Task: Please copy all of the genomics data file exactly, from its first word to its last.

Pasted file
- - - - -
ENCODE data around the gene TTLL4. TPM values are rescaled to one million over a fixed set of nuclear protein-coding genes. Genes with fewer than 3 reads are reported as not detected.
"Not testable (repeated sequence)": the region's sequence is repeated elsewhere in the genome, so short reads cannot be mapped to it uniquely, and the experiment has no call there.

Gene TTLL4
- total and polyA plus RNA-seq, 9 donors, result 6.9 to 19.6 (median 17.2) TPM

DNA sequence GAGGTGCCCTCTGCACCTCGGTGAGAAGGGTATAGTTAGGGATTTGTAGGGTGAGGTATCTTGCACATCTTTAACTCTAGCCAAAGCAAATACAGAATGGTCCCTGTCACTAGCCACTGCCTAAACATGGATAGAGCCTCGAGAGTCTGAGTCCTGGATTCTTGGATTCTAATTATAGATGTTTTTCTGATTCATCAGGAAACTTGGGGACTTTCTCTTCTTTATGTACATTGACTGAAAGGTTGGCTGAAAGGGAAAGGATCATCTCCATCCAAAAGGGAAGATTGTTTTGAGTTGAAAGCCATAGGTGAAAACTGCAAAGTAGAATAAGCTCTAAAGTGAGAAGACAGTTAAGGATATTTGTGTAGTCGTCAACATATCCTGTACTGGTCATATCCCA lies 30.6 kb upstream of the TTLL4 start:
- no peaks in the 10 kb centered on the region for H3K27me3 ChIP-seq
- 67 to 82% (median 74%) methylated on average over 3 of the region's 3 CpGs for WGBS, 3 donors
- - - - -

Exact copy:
ENCODE data around the gene TTLL4. TPM values are rescaled to one million over a fixed set of nuclear protein-coding genes. Genes with fewer than 3 reads are reported as not detected.
"Not testable (repeated sequence)": the region's sequence is repeated elsewhere in the genome, so short reads cannot be mapped to it uniquely, and the experiment has no call there.

Gene TTLL4
- total and polyA plus RNA-seq, 9 donors, result 6.9 to 19.6 (median 17.2) TPM

DNA sequence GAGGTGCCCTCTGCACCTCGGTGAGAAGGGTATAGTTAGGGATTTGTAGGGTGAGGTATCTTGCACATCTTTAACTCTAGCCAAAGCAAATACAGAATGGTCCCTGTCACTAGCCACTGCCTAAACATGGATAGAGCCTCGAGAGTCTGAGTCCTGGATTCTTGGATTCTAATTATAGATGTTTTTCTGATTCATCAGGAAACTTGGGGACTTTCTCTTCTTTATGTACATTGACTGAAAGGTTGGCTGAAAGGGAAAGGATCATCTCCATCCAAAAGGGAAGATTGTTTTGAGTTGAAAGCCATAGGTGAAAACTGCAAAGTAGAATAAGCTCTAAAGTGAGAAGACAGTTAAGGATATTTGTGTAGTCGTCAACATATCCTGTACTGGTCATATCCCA lies 30.6 kb upstream of the TTLL4 start:
- no peaks in the 10 kb centered on the region for H3K27me3 ChIP-seq
- 67 to 82% (median 74%) methylated on average over 3 of the region's 3 CpGs for WGBS, 3 donors